Such an argument said, in effect, that black people had to be whipped up by radical foreigners in order to challenge the remnants of slavery in the Jim Crow South, and that without those outsiders, America was, to steal a phrase from the 2016 election, already great. The view also ignores that it was the black members of the Communist Party U.S.A., raised in such circumstances, who made it clear that their struggles for economic independence were bound up with the racist violence they faced from both the police and white supremacist groups.
Those black Communists often had to fight to hold their party accountable to its professed ideals when the party shifted its strategy toward courting white liberals. The debates that resurfaced during the 2016 election cycle, about the primacy of race or class in left-wing organizing, particularly around the primary campaign of Bernie Sanders, echoed these past battles.
In the 1930s, the party taught its members to discuss their problems using the language of exploitation. This language meant that people “understood that racism and what they called male chauvinism wasn’t simply people acting badly or being psychologically controlled or being ignorant,” Professor Kelley said. “It was about the benefits that they derived from exploitative relationships.”
That framework, which has been revisited today in platform documents like “A Vision for Black Lives,” argues that racism, at root, is not about hate between groups, but about the way power is held in society. And class, according to this analysis, is created by relationships of exploitation.
These arguments were championed by organizers like Claudia Jones, a black leader within the Communist Party U.S.A. and a journalist for its newspaper, The Daily Worker. According to Charlene Carruthers, the national director of Black Youth Project 100, Ms. Jones expounded the idea now known as intersectionality decades before that term became so ubiquitous that Hillary Clinton used it in a tweet on the campaign trail. For Ms. Jones, understanding the lives of black women and the economic and social position they occupied would create a better understanding of the system of capitalism as a whole. It followed, Ms. Carruthers explains, that black women’s work was central in the struggle to replace the system.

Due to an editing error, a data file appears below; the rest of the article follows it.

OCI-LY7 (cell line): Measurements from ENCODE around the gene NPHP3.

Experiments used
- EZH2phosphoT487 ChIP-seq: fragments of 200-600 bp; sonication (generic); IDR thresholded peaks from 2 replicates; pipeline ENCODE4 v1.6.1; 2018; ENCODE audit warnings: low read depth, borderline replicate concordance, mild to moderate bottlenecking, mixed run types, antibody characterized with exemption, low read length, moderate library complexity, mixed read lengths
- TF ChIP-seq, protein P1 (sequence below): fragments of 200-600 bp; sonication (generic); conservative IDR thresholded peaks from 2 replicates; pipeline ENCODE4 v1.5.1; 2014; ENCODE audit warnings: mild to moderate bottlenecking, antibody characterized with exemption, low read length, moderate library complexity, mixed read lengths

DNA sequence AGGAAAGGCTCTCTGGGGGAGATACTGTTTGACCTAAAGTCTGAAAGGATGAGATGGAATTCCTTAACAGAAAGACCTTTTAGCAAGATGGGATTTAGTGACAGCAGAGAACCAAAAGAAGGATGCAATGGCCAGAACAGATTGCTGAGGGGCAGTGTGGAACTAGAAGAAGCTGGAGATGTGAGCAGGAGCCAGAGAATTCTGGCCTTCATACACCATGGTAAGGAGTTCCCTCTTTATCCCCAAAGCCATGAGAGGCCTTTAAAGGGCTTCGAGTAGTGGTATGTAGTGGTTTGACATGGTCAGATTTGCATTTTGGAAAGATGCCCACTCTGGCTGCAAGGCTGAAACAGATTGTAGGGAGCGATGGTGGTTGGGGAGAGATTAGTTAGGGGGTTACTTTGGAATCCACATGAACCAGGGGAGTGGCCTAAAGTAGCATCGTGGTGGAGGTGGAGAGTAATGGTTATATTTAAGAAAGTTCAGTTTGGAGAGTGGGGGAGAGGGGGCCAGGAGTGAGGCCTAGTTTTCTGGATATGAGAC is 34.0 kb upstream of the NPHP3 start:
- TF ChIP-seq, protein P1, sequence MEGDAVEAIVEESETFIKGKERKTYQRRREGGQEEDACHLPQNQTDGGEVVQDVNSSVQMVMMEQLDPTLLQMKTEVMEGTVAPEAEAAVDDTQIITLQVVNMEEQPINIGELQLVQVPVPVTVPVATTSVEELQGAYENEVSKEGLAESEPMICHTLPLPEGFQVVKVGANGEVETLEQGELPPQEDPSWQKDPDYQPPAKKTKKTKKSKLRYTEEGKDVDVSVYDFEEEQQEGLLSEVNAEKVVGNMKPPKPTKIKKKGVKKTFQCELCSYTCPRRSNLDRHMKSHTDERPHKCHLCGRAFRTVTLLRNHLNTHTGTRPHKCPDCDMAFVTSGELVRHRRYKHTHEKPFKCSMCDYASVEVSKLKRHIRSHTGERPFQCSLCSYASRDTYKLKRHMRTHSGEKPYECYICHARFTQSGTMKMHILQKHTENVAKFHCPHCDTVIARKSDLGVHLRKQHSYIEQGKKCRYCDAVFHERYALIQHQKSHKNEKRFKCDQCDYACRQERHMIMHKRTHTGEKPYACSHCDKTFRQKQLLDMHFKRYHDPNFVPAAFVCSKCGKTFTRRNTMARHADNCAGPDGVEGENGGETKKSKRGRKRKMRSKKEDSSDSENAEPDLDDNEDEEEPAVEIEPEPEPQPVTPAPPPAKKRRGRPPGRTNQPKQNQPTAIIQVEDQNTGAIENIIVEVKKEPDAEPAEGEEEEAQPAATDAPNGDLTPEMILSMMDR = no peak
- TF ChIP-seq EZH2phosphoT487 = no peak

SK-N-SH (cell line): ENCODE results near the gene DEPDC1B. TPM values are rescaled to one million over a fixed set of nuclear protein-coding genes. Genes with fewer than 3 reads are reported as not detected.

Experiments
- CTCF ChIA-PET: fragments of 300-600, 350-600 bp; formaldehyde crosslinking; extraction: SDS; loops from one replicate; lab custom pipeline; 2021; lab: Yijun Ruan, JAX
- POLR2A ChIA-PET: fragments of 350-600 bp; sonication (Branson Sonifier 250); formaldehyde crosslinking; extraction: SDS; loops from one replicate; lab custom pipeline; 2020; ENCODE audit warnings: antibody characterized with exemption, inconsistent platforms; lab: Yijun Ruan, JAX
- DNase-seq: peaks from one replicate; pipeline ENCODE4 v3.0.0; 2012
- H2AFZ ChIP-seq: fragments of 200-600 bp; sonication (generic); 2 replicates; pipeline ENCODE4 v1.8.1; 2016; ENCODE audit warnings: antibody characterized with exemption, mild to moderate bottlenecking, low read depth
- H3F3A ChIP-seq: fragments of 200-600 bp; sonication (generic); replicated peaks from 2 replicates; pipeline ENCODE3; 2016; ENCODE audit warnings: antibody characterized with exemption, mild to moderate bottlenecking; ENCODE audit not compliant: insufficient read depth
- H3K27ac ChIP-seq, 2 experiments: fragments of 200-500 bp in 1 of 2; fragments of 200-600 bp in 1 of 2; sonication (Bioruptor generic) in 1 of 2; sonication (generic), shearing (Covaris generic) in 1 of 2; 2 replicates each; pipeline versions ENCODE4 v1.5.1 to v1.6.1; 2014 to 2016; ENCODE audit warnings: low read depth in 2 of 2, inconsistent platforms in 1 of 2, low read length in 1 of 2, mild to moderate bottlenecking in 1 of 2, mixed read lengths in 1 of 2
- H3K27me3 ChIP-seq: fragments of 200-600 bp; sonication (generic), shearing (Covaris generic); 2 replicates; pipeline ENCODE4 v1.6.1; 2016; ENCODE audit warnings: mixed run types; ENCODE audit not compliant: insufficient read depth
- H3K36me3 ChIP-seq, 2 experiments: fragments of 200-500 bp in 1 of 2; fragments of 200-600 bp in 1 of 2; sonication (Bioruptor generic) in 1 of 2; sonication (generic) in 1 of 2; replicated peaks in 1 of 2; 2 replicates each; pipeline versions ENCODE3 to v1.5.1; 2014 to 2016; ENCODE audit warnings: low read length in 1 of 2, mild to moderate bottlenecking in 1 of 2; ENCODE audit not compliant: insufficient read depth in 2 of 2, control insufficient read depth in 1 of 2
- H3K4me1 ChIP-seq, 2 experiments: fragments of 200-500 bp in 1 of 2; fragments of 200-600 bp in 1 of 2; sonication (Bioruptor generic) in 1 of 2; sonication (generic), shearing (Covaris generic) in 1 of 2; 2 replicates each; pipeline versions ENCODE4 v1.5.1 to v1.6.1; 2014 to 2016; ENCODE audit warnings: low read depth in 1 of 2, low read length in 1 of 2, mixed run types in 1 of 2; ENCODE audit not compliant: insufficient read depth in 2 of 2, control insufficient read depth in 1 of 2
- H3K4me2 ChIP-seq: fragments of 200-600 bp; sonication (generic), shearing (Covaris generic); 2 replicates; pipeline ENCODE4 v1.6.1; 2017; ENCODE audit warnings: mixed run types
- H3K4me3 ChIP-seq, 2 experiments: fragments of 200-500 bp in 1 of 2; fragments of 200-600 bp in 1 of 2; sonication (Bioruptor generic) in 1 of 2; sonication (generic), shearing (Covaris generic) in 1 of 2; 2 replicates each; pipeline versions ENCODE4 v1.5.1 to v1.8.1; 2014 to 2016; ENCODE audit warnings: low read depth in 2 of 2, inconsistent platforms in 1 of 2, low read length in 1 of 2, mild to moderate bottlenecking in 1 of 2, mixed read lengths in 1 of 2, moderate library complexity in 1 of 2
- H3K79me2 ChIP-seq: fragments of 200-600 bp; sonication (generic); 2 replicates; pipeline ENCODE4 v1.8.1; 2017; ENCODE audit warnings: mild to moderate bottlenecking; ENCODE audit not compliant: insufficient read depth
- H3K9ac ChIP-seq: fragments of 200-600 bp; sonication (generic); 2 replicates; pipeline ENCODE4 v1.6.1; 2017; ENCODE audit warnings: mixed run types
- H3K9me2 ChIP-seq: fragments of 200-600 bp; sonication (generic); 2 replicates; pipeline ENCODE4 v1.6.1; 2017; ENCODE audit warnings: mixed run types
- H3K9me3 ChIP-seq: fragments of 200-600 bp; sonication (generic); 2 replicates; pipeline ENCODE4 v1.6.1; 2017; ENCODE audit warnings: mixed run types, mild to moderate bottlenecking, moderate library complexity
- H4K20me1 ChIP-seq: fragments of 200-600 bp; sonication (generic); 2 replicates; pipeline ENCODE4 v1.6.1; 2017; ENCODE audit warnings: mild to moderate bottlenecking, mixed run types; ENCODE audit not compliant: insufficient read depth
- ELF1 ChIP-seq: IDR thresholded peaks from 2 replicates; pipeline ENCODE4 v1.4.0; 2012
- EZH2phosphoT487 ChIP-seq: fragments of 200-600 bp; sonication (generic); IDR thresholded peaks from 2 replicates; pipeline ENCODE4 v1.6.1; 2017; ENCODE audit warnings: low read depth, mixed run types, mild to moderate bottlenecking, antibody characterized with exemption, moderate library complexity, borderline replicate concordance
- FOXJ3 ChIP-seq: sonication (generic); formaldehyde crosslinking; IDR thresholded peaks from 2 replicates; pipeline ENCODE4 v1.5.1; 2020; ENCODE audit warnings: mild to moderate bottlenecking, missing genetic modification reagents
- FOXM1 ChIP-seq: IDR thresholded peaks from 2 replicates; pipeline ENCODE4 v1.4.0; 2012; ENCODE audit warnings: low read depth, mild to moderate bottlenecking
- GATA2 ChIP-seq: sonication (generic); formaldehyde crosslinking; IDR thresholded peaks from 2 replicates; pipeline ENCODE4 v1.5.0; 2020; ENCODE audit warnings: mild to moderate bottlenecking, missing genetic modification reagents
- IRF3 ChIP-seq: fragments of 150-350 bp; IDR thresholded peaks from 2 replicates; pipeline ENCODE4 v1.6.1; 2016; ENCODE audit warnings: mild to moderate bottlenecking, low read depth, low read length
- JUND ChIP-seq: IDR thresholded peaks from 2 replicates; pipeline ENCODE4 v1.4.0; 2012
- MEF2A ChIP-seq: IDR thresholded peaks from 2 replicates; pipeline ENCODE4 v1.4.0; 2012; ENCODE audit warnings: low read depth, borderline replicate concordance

Within organized labor, particularly the Congress of Industrial Organizations in the 1940s, the Communist-led unions were consistently the leaders on racial and gender equality. Sometimes this clashed with the wishes of white male members, who occasionally went on strike against the inclusion of black members. With the eventual purge of such so-called red unions from the federation, the cause of antiracism slipped to the sidelines. Only in the past decade or so has it returned as a priority for some unions.
The Communist Party U.S.A.’s support for the nonaggression pact between Nazi Germany and the Soviet Union at the beginning of World War II — a seeming betrayal of its strong anti-fascist stance — splintered the party’s membership. Revelations after the war about Stalin’s crimes further damaged the party’s international prestige. For the most part, in the West, Communist parties never recovered from those blows. At the same time, the end of the war hastened the demise of the old European empires, and Communists often took leading roles in the new anticolonial movements.